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A ribosome is an organelle composed of rRNA and ribosomal proteins (known as a Ribonucleoprotein). It translates mRNA into a polypeptide chain (e.g., a protein). It can be thought of as a factory that builds a protein from a set of genetic instructions. Ribosomes can float freely in the cytoplasm (the internal fluid of the cell) or bind to the endoplasmic reticulum, or to the nuclear envelope. Since ribosomes are ribozymes, it is thought that they might be remnants of the RNA world.

The structure and function of the ribosomes and associated molecules, known as the translational apparatus, has been of research interest since the mid 20th century and is a very active field of study today.

Ribosomes consist of two subunits that fit together and work as one to translate the mRNA into a polypeptide chain during protein synthesis. Each subunit consists of one or two very large RNA molecules (known as ribosomal RNA or rRNA) and multiple smaller protein molecules. Crystallographic work has shown that there are no ribosomal proteins close to the reaction site for polypeptide synthesis. This suggests that the protein components of ribosomes act as a scaffold that may enhance the ability of rRNA to synthesise protein rather than directly participating in catalysis.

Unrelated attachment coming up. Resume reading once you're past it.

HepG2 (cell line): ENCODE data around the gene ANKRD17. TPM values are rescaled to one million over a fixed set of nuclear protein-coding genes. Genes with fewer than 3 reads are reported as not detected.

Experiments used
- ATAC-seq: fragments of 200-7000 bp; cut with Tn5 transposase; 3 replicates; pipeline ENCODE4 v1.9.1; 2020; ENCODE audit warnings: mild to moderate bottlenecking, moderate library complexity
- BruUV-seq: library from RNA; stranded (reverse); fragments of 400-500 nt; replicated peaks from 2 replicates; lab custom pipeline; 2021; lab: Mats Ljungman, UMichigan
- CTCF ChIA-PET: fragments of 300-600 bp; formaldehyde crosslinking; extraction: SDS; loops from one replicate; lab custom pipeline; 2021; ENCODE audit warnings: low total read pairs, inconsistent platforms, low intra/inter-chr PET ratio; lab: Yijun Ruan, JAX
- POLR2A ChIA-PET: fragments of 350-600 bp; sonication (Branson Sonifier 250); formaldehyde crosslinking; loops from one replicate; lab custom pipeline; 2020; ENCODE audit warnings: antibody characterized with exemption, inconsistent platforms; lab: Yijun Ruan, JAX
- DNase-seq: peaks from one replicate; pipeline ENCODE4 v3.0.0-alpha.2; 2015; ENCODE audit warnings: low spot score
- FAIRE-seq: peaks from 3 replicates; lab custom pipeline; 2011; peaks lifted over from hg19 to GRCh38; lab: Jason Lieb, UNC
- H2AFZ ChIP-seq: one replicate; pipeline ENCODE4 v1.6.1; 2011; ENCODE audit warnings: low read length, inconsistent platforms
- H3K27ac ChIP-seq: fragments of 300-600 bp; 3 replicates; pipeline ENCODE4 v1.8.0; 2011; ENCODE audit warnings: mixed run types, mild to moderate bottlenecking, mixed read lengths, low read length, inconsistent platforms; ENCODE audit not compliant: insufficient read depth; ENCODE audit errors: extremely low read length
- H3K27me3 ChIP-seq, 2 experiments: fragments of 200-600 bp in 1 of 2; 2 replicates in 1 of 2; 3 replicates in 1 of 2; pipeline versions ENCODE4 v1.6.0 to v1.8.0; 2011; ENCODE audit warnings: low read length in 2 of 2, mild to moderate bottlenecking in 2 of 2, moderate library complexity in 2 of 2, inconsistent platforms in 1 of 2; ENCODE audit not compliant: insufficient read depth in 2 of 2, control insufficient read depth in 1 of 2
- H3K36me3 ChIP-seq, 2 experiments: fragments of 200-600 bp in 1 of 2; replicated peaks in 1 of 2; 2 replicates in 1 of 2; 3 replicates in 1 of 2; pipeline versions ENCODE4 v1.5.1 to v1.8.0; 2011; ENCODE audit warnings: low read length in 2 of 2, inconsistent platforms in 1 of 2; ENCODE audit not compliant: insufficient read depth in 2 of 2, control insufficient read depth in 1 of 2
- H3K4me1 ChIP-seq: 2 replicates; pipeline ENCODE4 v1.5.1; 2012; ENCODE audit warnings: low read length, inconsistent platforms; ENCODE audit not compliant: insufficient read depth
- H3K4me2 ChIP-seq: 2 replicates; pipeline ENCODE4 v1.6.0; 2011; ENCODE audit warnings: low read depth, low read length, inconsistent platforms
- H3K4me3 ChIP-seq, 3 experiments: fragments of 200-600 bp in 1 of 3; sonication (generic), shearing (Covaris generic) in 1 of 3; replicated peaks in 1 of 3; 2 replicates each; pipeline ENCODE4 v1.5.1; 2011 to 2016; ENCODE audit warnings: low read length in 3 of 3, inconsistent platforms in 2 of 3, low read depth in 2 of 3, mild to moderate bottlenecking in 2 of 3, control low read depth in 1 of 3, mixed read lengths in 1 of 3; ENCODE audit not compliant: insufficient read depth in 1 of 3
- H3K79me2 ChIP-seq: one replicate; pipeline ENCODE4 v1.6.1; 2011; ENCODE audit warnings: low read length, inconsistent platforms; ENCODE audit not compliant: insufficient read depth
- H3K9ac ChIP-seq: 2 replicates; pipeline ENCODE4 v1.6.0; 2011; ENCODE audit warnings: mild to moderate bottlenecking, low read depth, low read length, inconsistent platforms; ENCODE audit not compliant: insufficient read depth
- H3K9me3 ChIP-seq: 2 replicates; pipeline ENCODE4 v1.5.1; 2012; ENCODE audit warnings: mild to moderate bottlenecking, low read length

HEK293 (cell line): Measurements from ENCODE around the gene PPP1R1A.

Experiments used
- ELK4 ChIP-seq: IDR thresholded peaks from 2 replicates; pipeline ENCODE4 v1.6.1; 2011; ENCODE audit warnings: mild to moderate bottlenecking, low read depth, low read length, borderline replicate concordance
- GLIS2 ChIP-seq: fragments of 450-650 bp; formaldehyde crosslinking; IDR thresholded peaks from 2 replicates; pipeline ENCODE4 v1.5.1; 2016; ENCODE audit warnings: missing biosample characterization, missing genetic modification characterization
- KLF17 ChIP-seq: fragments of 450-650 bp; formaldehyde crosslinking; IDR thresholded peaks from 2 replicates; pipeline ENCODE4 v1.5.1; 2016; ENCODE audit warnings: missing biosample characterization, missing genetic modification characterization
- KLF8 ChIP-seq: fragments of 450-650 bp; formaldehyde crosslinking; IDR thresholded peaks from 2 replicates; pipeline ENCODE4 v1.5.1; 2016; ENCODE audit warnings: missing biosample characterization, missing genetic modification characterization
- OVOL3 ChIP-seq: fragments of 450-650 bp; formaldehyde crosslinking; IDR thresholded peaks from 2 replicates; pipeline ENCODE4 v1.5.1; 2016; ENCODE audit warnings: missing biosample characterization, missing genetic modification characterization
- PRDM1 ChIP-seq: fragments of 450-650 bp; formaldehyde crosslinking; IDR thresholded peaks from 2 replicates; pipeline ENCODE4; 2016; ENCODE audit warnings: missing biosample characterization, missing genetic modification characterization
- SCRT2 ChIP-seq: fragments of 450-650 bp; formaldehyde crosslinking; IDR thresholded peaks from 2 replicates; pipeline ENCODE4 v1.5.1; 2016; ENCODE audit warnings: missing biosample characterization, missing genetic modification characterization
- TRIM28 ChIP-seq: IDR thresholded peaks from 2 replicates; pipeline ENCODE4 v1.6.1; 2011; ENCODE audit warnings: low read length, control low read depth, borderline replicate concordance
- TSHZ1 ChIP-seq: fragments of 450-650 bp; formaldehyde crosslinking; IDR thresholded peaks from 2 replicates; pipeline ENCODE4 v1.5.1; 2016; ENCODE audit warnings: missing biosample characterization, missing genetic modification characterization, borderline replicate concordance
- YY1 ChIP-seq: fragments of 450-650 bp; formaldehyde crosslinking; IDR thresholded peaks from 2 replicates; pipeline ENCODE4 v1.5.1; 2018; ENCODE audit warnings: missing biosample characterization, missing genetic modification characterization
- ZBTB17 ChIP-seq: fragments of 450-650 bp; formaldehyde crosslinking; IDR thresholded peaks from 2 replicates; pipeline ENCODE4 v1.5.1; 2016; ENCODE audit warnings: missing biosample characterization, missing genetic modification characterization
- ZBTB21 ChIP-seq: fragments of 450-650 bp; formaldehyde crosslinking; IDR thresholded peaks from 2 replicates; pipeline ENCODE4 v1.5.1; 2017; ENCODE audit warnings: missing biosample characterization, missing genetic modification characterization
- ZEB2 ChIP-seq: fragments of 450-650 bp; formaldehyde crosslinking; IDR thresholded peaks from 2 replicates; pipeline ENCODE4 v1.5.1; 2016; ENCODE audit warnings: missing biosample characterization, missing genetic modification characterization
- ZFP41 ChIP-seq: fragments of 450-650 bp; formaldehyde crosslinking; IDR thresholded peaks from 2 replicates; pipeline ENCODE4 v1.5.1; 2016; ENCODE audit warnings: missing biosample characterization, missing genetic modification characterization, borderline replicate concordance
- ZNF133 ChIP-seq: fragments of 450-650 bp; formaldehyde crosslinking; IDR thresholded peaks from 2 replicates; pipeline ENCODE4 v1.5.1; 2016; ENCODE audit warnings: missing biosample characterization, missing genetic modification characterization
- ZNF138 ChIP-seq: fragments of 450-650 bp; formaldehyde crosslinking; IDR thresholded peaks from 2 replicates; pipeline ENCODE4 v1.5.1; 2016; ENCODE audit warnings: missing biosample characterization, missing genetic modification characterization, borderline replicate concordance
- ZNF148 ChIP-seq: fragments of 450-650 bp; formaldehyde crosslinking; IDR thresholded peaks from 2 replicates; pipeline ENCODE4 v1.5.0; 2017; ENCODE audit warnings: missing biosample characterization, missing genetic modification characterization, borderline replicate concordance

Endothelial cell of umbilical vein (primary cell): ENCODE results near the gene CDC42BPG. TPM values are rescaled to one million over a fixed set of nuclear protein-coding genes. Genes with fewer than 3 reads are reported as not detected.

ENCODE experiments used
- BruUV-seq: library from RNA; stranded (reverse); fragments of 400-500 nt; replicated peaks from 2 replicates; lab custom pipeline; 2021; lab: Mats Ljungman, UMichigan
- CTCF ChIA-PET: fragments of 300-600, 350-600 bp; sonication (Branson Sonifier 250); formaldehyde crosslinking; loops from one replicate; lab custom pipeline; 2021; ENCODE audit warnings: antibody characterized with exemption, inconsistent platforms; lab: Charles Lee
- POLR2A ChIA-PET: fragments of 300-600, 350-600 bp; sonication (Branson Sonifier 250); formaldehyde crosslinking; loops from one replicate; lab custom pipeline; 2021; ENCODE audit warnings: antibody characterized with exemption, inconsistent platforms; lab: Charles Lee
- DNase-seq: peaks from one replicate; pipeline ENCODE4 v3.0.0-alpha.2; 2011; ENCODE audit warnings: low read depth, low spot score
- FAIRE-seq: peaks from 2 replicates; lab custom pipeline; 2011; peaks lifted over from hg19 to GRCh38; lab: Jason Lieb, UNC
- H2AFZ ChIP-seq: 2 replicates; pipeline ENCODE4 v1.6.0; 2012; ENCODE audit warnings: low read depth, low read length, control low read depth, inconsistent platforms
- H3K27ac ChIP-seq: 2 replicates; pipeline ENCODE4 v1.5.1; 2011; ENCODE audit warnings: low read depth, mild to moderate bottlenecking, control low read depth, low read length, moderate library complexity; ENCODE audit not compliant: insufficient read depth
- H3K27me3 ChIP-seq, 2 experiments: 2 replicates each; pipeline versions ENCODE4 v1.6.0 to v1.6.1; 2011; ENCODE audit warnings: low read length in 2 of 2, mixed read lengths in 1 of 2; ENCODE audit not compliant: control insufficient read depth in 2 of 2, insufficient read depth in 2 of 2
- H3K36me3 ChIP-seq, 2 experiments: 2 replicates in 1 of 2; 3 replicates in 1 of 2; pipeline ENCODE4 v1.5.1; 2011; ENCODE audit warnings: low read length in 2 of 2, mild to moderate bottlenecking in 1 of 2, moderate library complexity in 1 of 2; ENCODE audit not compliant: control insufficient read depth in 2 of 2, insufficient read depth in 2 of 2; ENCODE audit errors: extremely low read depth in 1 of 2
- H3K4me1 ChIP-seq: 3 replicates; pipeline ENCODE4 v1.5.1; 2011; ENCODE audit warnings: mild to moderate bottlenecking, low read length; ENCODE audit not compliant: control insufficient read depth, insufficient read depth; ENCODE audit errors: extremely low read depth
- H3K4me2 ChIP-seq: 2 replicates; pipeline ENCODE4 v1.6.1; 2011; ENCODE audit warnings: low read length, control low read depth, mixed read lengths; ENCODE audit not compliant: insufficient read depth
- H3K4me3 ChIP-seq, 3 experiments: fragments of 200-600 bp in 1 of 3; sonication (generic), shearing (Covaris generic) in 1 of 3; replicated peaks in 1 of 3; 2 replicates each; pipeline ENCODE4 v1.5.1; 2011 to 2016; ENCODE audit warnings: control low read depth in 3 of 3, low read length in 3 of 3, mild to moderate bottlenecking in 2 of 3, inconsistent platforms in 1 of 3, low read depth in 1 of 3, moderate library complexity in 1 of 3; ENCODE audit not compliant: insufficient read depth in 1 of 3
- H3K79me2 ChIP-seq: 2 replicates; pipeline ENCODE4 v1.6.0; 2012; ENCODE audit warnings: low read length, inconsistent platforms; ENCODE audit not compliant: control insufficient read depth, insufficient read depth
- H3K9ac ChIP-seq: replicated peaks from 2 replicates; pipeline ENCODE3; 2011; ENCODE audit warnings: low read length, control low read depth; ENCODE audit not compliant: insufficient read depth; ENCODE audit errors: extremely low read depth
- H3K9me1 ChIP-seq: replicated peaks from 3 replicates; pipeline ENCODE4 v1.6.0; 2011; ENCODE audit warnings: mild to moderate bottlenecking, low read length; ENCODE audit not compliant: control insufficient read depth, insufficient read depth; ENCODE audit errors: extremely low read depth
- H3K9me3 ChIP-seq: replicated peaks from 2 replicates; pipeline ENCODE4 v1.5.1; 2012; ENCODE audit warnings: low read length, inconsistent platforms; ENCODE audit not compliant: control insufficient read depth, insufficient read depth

Free ribosomes Free ribosomes occur in all cells, and also in mitochondria and chloroplasts in eukaryotic cells. Free ribosomes usually produce proteins used in the cytosol or organelle in which they occur. As the name implies, they are not bound to anything within the cell.

Membrane bound ribosomes When certain proteins are synthesized by a ribosome, it can become "membrane-bound", associated with the membrane of the nucleus and the rough endoplasmic reticulum (in eukaryotes only) for the time of synthesis. They insert the freshly produced polypeptide chains directly into the ER, from where they are transported to their destinations. Bound ribosomes usually produce proteins that are used within the cell membrane or are expelled from the cell via exocytosis.